In recent years, various tributaries of psychoanalytic and developmental theory have flowed into our dawning understanding of the role of early sensory and affective experiences in the construction of our personal worlds. In Patterns: Building Blocks of Experience, Marilyn Charles shows how such primary experiences coalesce into patterns, those essential units of meaning that capture the unique subjectivity of each individual. Frequently "known" by their prosody or affective melody, patterns come to have profound meanings that we utilize in constructing basic notions of self and other. Through pattern, Charles holds, we approach elusive meanings through dimensions of shape, contour, and affective resonance. Such patterned understandings, in turn, become a mode of interchange through which we touch one another in ways that go beyond the overtly physical.
Analytic patients, Charles finds, have often led early lives too full of "noise" to use their early sensory and affective experiences constructively. Such patients tend to live out patterns that operate unconsciously and have become literally incomprehensible. Analytic communication, by drawing explicit attention to such patterned experience, provides new images that intrude on ingrained patterns of thinking about the self and other. Out of the productive clash of analytically co-constructed images and the invariant patterns of the past emerge new conceptions of what the patient may choose to be in the present moment.
Through it all, Charles displays an admirable willingness to sit in difficult spaces and to work through troubling therapeutic impasses from the inside out, rather than from some point of ostensible safety. This finely textured and richly evocative study, which grows out of Charles' extensive clinical work with artists, writers, and musicians, is a signal contribution to developmental theory, clinical theory, and the psychology of creativity.
"Reading Charles's book is like being invited to make meaning on evermore complex levels. The chapters are like movements in a symphony, building on each other, helping readers to make meaning of theorists like Matte-Blanco, Bion, and Milner through rich clinical examples."
- Susan E. Damattos, Ph.D.
"To all those brow-knitted surveyors of Bion and object relations theoritsts (and we are many) comes Marilyn Charles to clarify, interpret, elaborate, and apply in new ways the value of their contributions. In her characteristically gracious prose, Charles elucidates the essential patterns of psychic development, how these patterns become distorted and disrupted, and how therapy can be restorative. It is no surprise, given the value Charles places on pre- and non-verbal patterns, the she reaches to comprehend the female body - and, similarly, given the value she places on language and prosody, that she does so through analyses of the work of female poets, notably Adrienne Rich and Sylvia Plath. Yet, always the clinician, she remains clear-eyed about work with patients and helps us think about what we do in new and surprising ways."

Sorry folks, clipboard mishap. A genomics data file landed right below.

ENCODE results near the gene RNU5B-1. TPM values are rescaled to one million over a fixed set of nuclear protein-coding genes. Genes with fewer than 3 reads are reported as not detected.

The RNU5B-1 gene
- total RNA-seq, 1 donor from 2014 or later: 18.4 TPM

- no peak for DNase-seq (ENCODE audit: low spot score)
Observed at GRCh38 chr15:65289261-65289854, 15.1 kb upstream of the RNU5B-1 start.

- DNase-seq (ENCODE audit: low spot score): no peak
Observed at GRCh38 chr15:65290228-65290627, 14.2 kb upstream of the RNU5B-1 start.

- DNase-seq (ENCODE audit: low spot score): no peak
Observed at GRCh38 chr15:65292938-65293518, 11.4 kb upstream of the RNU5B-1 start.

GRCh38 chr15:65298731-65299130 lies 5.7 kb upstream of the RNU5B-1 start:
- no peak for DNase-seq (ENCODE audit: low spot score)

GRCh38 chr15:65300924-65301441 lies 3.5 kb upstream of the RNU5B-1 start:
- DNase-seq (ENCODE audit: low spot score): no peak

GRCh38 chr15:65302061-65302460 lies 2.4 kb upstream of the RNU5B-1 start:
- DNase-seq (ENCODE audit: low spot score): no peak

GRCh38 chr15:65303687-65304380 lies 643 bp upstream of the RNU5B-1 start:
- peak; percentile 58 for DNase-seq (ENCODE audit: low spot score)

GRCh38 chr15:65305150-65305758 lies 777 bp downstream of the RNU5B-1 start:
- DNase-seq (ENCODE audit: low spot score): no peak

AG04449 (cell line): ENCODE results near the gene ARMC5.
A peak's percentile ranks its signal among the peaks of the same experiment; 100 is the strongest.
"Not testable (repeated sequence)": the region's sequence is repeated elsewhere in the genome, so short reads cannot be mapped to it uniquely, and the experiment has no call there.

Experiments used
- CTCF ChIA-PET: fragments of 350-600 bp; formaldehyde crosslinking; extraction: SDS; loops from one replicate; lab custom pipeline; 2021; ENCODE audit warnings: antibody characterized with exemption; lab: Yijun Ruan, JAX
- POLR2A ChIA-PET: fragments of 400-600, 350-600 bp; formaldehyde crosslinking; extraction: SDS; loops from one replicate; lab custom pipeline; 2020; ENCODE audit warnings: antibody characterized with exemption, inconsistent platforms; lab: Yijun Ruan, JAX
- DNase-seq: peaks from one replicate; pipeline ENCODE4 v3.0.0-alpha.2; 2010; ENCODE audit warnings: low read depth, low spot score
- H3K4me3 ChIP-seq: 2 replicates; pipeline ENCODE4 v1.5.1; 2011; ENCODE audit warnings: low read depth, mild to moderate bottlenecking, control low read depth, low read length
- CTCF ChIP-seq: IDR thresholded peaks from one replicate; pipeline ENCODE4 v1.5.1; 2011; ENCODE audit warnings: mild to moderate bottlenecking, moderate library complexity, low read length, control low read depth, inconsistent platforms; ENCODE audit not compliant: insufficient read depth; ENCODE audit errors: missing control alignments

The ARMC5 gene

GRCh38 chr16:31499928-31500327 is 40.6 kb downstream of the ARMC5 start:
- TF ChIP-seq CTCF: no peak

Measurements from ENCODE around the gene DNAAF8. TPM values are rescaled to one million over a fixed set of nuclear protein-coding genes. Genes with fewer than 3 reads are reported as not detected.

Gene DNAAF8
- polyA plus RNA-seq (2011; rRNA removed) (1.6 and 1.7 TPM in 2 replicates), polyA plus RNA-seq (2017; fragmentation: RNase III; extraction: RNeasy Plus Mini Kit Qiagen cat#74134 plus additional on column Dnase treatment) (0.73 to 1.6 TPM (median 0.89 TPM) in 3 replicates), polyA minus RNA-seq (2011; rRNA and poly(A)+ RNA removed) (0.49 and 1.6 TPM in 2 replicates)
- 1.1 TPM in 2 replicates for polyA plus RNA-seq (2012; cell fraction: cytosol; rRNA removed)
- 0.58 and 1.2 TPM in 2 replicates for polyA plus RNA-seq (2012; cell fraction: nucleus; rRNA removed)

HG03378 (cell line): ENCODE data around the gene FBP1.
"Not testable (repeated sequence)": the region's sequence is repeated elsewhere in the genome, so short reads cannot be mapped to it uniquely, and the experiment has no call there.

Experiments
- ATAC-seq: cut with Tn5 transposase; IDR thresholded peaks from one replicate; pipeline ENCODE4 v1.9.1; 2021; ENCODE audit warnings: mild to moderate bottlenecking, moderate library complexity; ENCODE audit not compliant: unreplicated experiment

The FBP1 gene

- Douglas H. Ingram, Editor, JAAP
"Scintillating, breathtaking, awesome - such are the words that come to mind in characterizing Marilyn Charles's writing as one is scorched by domains of psychic reality that her words ignite. Patterns is a paean to creativity from the depths linked to loving appreciation of sensory reality."
- Michael Eigen, Author, Damaged Bodies
“Charles . . . seeks to explore this prelexical period and unravel its epistemological and communicative mysteries. She brings special tools to this task. Not only is she a practicing psychoanalyst; she is also a gifted poet and artist and brings all three talents to bear in order to shed light on how the infant organizes and communicates his or her experiences. . . . This is not a work on esthetics so much as it is an esthetic work on psychoanalysis, one that adds dimension, clarity, and richness to it.”
- James S. Grotstein, Ph.D., Author, Who is the Dreamer, Who Dreams the Dream? (Analytic Press, 2000)
Meaning and Primary Experience. Patterns: Unconscious Shapings of Self and Experience. Autosensuous Shapes: Prototypes for Creative Forms. Nonphysical Touch: Modes of Containment and Communication Within the Analytic Process. Foundations of Creative Expression: Primary Experience as Creative Potential. The Language of the Body: Allusions to Self-Experience in Women's Poetry.